Outside/Inside. Interior/Exterior. Bellies filled with blood but a pool without water. Doors always closed but torn skin. Vampires in Sleeping Beauty's castle. Pretty vain exercise of style but still recommended because this film, if not its characters, is alive.
If you can't beat them, eat them ! What demon has bitten NWR to seek inspiration after Helmut NEWTON, David LYNCH (Mulholland Drive), VERHOEVEN (Showgirls), Tony SCOTT (The Hunger)? Despite gorgeous images & a great music score by Cliff MARTINEZ, an inconsistent scenario (no script at all would have been better !), no good actors (except for Jena MALONE) & a weak ending, what a dissappointment. 2,5/5.
It's a different kind of cinema. It's less interested in telling a story than producing provocative images. It's a horror film, but it's also a science fiction film because it's an alternate reality. How else would you approach a subject with so much emptiness? I loved Keanu, who breaks away from his usual nice-guy dude roles, and tries something different.
Self-evident, not refined - stylished symbolism but lacks plot. A fascinating story lays somewhere underneath but NWR doesn't dare to or doesn't know how to tell it. Fanning is not luminous nor strong enough to play a Goddess.
What a fairy tale: once upon a time, Terrence Malick had a baby with a Vogue magazine and that child watched Mean Girls way too many times. Neon Demon is a style exercise, a brand-to-be-recognized and a Hollywood glamatron - but it's not valuable cinema. It does what the industry does: glues together a lot of iconic projections, but with too little thoughts. This is a story that didn't need to be (re)told.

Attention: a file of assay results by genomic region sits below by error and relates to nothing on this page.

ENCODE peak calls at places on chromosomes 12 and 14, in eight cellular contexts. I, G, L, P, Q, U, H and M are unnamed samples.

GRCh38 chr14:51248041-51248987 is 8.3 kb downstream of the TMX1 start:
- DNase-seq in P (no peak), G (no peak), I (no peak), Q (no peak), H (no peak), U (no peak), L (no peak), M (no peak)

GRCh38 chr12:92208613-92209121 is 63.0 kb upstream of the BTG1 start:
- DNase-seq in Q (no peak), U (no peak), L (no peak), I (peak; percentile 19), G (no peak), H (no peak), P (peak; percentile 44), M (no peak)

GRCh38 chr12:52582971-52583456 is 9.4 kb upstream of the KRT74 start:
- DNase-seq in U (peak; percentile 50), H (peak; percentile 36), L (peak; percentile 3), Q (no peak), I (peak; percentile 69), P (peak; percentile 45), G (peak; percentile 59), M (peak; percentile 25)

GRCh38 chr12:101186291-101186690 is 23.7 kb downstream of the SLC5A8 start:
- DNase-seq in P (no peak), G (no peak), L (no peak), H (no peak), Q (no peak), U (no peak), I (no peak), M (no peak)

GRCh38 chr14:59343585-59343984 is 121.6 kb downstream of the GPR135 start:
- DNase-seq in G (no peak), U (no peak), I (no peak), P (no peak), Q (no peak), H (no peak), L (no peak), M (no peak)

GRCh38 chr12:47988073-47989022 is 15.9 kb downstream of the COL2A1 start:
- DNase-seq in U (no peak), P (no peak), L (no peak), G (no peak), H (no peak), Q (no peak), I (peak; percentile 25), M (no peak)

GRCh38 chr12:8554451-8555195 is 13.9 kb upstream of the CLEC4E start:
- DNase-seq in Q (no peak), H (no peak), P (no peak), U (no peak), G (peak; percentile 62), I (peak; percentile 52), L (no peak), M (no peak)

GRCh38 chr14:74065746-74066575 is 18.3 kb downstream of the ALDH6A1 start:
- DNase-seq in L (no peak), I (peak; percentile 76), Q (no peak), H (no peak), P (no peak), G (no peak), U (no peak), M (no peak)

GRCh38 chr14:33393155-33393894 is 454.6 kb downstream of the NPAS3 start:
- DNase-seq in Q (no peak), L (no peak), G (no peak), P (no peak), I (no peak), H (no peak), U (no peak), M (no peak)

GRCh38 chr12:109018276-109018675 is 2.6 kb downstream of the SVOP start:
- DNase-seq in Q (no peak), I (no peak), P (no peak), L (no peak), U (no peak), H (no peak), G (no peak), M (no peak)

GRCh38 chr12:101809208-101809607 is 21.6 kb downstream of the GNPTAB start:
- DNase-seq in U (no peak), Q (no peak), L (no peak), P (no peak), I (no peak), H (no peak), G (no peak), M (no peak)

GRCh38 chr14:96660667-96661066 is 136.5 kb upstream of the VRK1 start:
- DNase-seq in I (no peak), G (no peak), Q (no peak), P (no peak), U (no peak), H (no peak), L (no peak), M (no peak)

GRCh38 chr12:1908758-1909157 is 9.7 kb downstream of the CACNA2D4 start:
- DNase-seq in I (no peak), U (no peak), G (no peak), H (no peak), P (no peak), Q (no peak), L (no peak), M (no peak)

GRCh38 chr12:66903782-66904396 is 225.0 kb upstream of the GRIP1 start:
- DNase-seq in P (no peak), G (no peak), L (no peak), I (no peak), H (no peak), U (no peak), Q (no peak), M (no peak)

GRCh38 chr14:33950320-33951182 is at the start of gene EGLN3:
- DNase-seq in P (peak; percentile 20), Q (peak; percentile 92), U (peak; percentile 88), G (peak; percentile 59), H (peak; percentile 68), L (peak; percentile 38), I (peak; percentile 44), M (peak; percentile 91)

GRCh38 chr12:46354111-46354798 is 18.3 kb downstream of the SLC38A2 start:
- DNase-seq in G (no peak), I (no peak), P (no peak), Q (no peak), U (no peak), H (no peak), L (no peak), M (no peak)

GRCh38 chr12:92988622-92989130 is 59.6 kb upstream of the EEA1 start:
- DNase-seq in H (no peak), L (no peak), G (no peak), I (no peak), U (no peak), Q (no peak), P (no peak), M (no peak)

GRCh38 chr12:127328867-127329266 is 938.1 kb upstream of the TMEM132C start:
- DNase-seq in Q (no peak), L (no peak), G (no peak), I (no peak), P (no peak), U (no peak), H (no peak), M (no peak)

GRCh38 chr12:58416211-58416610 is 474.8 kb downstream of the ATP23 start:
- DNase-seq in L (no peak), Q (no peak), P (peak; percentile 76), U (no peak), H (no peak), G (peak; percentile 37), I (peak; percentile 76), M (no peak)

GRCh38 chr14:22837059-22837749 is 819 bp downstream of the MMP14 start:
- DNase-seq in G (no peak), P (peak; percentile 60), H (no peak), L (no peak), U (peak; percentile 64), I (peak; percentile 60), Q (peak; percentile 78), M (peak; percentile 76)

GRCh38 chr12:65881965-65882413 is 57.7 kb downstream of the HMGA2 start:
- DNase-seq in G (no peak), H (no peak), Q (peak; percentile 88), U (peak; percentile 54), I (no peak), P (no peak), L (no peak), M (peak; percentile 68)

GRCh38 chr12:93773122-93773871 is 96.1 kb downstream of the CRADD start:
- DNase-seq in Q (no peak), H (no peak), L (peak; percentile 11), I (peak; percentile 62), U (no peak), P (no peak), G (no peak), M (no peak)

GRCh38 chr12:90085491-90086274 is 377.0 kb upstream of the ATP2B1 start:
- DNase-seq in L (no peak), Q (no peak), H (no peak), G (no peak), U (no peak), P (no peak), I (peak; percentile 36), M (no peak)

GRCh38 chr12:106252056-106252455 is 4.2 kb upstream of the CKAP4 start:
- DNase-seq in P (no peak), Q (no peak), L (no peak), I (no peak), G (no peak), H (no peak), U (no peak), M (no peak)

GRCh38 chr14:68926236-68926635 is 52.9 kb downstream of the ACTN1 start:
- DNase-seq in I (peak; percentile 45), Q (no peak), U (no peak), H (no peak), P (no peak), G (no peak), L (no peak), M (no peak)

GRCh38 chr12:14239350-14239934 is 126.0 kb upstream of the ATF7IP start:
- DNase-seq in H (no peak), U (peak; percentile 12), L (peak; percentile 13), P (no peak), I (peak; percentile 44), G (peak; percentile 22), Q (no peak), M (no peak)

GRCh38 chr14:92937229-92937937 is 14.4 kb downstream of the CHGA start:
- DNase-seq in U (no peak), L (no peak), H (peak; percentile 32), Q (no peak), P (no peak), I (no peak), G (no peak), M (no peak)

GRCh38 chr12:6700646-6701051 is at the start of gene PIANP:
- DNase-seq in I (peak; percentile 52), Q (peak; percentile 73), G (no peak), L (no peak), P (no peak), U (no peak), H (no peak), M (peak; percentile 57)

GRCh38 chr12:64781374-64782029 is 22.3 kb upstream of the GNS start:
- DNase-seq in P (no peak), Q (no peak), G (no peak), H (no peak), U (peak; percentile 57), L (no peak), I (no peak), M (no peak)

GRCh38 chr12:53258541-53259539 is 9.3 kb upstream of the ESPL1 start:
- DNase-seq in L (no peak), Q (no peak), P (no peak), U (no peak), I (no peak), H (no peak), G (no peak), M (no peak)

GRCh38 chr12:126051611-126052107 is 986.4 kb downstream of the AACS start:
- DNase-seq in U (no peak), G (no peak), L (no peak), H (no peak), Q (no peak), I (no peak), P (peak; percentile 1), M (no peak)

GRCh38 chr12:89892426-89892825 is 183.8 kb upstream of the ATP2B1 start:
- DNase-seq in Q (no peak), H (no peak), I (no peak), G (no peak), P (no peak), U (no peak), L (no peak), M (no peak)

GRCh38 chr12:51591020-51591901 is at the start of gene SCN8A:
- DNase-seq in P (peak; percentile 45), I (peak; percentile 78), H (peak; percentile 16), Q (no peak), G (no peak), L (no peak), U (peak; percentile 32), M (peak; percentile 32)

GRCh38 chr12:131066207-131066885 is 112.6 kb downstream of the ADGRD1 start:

The Neon DEMON is a shiver down your spine, a lump in your throat: a dark triangular nightmare who wants to seduce you. And if that ghost bewitches you, you can't run away. If that delirium catches you, you can't escape.
During pre-production on 1983's 'Scarface,' De Palma asked cinematographer John A. Alonzo to give him the most beautiful images possible, so he could "put violence inside of them." This is much how punk visionary Refn's latest operates. The more he perfects an image (via acid-noir lighting and eerie framing), the greater our discomfort. And, entranced though you are, you long for something raw, real.
Though not surprisingly, this was a let down. Ever since Drive, Refn seems to have let himself get caught up in his own ego and has pushed himself into tepid, self-aggrandizing territory. Bland performances (not purposefully "empty" as some critics may say) from a mediocre cast, paired with a tiresome neon aesthetic and laughable sequences that border on masturbatory. Couldn't care less about this.